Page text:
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Considerations when Selecting a Matrix for MALDI

Aug 31, 2021

MaryAnn Labant
© The Royal Society of Chemistry.

One of the most widely utilized techniques in mass spectrometry imaging (MSI) is label-free MALDI (Matrix-Assisted Laser Desorption Ionization), which can be coupled to a variety of mass analyzers to create brilliant molecular maps. Application targets include lipids, proteins, peptides, drugs, and their metabolites, says Gregory Roman, PhD, Sr. Scientist, Waters Corporation.

MALDI can commonly be used to analyze a wide range of molecular weights, ranging from small molecules to peptides and proteins. Large proteins and antibodies with masses greater than 50 kDa have been observed (1). 

The technique necessitates the addition of a matrix that assists in the ionization of a given set of analytes. Some common matrix components include alpha-cyano-4-hydroxycinnamic acid (CHCA), sinapinic acid (SA), and 2,5-dihydroxybenzoic acid (DHB).  A plethora of alternative matrix techniques exist with novel methods developed annually. 

The necessity of a MALDI matrix application can be a source of sample variation. Analyte diffusion through the thin MALDI matrix layer can slightly reduce spatial resolution. It can be argued, Roman inserts, that one of the most important steps in the MALDI MSI workflow is the matrix deposition and the associated sample preparation.

Main MALDI Matrix Selection Considerations 

According to Roman, a number of practical parameters are pertinent when considering a matrix for MALDI. These include sublimation rate within the MSI instrument, thickness and consistency of the matrix layer, spectral overlap between the matrix and analyte of interest, and available application approach. 

Appropriate matrixes should be matched with the target analyte, for example: proteins – SA, peptides –CHCA, lipids – DHB, CHCA, DHAP, THAP, p-nitroanaline, and small molecules – DHB, CHCA, SA (2).

When choosing an application approach, Roman says, options include manual sprayers, such as an air brush, or sprayer instruments with established protocols. These methods can either deposit a spot or a homogeneous coating on the surface of the tissue section for imaging experiments. 

Sample Stabilization and Preparation

When considering the workflow for a MALDI matrix application it is important to consider the effects of both analyte degradation and delocalization. Roman highly recommends stabilizing the sample to reduce the variation of analyte abundance following postmortem collection. Stabilization methods can include flash freezing, formalin fixation, microwave irradiation or heat stabilization (3).

Sample preparation can be challenging and necessitates some trial and error, cautions Roman.  For example, rapidly degrading neurotransmitters have been stabilized with in situ freezing, while heat stabilization has been demonstrated to show mild improvement for proteins, peptides, and some lipids. 

In addition, enzymatic activity can degrade proteins, resulting in fewer proteins and more peptides. Changes in post-translational modification can also manifest in degradation patterns. Both flash freezing and formalin fixation can remedy these challenges.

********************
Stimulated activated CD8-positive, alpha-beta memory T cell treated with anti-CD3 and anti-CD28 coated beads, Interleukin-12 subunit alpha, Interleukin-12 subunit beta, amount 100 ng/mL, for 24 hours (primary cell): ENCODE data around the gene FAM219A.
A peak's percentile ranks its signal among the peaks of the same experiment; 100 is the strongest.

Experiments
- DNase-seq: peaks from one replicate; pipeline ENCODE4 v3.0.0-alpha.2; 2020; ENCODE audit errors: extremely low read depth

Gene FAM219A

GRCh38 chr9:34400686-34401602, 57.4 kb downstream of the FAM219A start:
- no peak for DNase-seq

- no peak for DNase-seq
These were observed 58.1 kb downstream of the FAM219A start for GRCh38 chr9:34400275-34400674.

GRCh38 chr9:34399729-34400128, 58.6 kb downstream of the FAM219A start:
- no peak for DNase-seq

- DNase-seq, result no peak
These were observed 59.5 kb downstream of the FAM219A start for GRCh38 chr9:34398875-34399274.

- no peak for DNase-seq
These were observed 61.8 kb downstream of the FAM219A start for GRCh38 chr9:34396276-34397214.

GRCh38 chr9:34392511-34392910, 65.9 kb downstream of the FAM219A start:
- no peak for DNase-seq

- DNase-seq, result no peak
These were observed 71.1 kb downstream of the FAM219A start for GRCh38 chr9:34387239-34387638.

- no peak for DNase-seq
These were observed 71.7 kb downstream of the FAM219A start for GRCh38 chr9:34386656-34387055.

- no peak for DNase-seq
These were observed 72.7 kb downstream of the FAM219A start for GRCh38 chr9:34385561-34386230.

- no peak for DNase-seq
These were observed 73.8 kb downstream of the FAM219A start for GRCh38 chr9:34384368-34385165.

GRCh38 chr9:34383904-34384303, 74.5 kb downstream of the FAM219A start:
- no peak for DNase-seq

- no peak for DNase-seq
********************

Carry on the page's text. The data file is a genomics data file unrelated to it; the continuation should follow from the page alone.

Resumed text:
Cryosectioning is part art, part science rues Roman. The quality of the sectioning can greatly determine the quality of the retrieved images and can be a heavy manual burden in trial and error to get “good sections”. For instance, dialing in the correct temperature, angle of the sectioning block, and the quality of the blade, can all be factors that influence the quality. For the novice, this requires a lot of patience.

After cryosectioning, in many cases, some sample washing prior to applying the matrix can be useful to remove interferences, such as salts and lipids, reduce signal suppression and adduct formation, improve on-tissue crystallization and, possibly, provide better sensitivity. The trade off, adds Roman, is that washing may induce delocalization of the analyte and loss of soluble analytes on the surface.

Critical Experimental Parameters

When developing a procedure from sample collection through analysis one should be cognizant of minimizing sample degradation, physical deformation, and analyte delocalization, while optimizing sensitivity or resolution. Keeping these goals in mind when developing a MALDI workflow is critical to success, emphasizes Roman. Many parameters can be difficult to control and there will be tradeoffs.

Novices should keep in mind that there is no single MALDI solution for all analytes. It takes time to develop a method that is appropriate for the tissue type and analyte of interest, says Roman. When planning an imaging experiment, ensure that you have identified your sample, the factors that affect it, and the overall goal of the experiment.

At the outset, MALDI can seem like a daunting task of sample prep and matrix application that is filled with a mine field of hazards. Rest assured, says Roman, that given some patience, an eye to detail, well defined goals and target analytes, it is possible to build a method capable of generating brilliant molecular maps.

References

  1. Chaurand and Caprioli, Electrophoresis. 23. 3125 (2002)
  2. Caprioli, et al., Advanced Imaging Mass Spectrometry (AIMS) Short Course and Workshop (2018), Nashville TN
  3. Cecilia, E., Noritaka, M., Ikuko, Y., Takahiro, H., Mitsutoshi, S., MALDI Imaging Mass Spectrometry- A Mini Review of Methods and Recent Developments, MS Society of Japan, (2013).
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